Another point here, before I move on to the less obvious matters, is within Devarim 15:11 – Torah tells us to be prepared for the reality of different people being in need of assistance at different times, and that those in need will not always be in the same kind of need. It also taps into the idea that a Society needs to take into account the cost of being a Society – we need to be financially responsible as a Society and make provisions for the needs of Society as such. There will always be a need for Societal finances.

But what about those of us who do not generate financial means that can be tithed? Well, I sort of think that Tithing doesn’t just cover our money. I think it covers ALL our resources, all that we are. So I need to give a tenth of my time, a tenth of my attention, a tenth of all my resources, a tenth of that which is not material, just like Parasha Ki Teitzei commands me to return anything lost to its proper owner, including a Lost Faith. We so often think in material terms, and disregard the power of immaterial things, love, attention, faith, care, art, music, unique skills, teaching etc as something there might be a need for.

Ok, on to the Blessings and Curses. We usually think of the Blessings as the norm, which is why we mention the Blessings first in common interactions. We never ask people to count their curses, though we might benefit from doing that too, to get an idea of just how much we are off target, as a way to take stock of ourselves on a regular basis. Torah has it the other way around. Torah assumes that we will fail at living up to it’s demands, and warns against it by mentioning the Curses first. In a way Torah thinks of the Curses as the norm. Why warn against something it assumes we will do anyway? To get our attention. To shake us up and make us mindful of our own actions, so we don’t go about life unaware of the impact we have on ourselves and others. Torah wants to make sure that we realize that we are not islands, isolated from each other or indeed ourselves.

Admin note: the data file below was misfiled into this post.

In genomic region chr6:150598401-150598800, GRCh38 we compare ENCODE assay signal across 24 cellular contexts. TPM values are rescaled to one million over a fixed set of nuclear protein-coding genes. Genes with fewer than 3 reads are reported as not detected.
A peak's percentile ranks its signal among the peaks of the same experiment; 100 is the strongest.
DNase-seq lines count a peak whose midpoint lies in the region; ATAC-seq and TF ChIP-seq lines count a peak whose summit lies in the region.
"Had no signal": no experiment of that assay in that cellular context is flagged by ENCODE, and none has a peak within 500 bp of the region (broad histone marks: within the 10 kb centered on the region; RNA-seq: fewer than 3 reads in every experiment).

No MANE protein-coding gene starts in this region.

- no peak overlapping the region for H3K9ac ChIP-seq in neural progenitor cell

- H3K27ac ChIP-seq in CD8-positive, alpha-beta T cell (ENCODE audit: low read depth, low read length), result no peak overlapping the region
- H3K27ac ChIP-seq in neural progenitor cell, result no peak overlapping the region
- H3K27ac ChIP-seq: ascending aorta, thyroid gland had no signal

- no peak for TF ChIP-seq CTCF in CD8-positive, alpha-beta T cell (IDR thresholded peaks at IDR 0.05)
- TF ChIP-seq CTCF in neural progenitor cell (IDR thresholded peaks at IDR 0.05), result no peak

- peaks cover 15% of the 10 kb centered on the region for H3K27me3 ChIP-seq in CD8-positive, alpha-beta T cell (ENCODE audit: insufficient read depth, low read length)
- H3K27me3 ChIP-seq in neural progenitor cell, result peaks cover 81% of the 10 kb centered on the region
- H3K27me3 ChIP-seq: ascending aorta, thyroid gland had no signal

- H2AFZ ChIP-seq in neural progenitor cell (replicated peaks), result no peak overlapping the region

Parasha Ki Tavo is a tough Parasha. But I rather like to think of it in terms of “for every action there is an equal re-action” – what I do has consequences. Good and Bad. It’s the Spiritual equivalent of Newton’s Third Law: All forces occur in pairs, and these two forces are equal in magnitude and opposite in direction.

Cool, isn’t it – Torah applied the Laws of Physics… long before they were common knowledge 🙂

Torah consider action and re-action to be a natural law – do we?

Shabbat Shalom!

This article, including artworks and photos in this Blog is Copyright © Henric C. Jensen aka Shadow Bear/Silly Old Bear and are NOT public domain – unless otherwise specified.


2 Responses to “Parasha Ki Tavo – Deuteronomy 26:1 – 29:8”

  1. yaelbatsarah said

    I still like this parasha. This was the parasha just before my conversion when Rabbi spoke about the value of converts and this was the parasha last year for my Bat Mitzvah.

    Blessings and curses, two mountains. I liked the image Rabbi gave once. Blessings and curses are sometimes only perception. If we look one way we see blessings, if we look another we see curses. It’s up to us how we want to look at things. Another way to look at balance perhaps?


  2. balance – yeah – I like that picture. It fits.